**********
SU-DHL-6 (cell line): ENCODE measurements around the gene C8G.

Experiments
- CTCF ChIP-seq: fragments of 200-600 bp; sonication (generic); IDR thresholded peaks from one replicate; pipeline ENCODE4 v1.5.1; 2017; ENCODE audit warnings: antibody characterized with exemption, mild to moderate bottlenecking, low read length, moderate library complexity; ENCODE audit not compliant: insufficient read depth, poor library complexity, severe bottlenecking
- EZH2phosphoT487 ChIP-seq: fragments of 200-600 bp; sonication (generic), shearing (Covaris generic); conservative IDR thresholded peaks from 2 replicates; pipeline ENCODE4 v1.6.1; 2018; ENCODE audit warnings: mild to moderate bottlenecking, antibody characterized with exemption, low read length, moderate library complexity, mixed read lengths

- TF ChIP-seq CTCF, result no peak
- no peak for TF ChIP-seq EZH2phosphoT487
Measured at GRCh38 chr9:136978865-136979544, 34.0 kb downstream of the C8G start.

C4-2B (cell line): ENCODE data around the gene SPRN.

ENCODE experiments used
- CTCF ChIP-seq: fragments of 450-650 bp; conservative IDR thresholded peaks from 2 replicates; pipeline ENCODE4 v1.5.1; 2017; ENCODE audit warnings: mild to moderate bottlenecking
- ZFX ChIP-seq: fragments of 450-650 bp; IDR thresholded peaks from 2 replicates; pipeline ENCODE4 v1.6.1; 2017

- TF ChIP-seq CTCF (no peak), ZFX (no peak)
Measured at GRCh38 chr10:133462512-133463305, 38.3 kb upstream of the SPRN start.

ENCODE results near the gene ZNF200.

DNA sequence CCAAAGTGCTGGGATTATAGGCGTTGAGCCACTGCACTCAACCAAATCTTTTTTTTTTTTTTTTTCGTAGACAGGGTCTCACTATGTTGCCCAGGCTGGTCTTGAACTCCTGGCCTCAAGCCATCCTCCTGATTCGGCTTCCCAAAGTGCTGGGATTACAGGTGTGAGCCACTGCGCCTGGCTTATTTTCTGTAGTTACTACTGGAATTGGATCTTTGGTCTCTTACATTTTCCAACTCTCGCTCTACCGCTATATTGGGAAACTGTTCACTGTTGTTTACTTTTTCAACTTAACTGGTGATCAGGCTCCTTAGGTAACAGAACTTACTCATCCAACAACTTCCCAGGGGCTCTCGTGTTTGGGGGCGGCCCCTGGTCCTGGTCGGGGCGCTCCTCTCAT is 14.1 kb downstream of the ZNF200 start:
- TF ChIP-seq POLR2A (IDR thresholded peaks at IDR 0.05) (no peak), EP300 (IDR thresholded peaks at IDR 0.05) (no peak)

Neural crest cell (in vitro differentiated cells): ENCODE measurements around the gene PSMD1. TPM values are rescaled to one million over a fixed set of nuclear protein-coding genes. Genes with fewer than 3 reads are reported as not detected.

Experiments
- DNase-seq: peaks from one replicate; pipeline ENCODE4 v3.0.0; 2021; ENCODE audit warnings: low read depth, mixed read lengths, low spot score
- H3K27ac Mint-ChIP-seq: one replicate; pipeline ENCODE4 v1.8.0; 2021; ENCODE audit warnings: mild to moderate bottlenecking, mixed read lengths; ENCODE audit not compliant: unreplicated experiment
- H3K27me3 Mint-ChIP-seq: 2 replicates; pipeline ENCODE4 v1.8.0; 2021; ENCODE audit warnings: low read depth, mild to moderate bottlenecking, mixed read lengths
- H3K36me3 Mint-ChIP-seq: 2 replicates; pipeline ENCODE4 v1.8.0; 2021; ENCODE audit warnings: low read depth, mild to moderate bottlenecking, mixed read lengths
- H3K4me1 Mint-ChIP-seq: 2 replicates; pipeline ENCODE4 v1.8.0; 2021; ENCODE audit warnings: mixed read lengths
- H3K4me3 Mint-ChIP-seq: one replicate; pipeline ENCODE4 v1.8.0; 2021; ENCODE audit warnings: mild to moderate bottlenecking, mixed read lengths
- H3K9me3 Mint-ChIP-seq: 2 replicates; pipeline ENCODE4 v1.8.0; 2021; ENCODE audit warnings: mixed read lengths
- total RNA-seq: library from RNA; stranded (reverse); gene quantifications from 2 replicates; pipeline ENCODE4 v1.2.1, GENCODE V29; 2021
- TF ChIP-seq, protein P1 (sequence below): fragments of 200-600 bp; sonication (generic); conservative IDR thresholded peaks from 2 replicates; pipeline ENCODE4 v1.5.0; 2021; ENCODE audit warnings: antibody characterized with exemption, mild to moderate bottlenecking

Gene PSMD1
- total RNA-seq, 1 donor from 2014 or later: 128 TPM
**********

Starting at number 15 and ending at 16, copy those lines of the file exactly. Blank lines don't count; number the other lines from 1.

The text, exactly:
DNA sequence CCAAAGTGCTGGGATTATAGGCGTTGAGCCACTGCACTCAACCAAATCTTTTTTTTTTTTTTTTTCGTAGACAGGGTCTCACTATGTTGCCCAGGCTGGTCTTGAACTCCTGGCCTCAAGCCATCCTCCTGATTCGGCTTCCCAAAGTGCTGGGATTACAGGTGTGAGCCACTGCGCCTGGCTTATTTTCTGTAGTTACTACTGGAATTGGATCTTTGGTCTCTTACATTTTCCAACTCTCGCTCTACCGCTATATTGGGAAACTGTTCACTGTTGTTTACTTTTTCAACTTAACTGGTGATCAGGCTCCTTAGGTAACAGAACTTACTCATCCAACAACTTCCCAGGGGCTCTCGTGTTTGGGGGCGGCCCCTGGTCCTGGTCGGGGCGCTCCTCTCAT is 14.1 kb downstream of the ZNF200 start:
- TF ChIP-seq POLR2A (IDR thresholded peaks at IDR 0.05) (no peak), EP300 (IDR thresholded peaks at IDR 0.05) (no peak)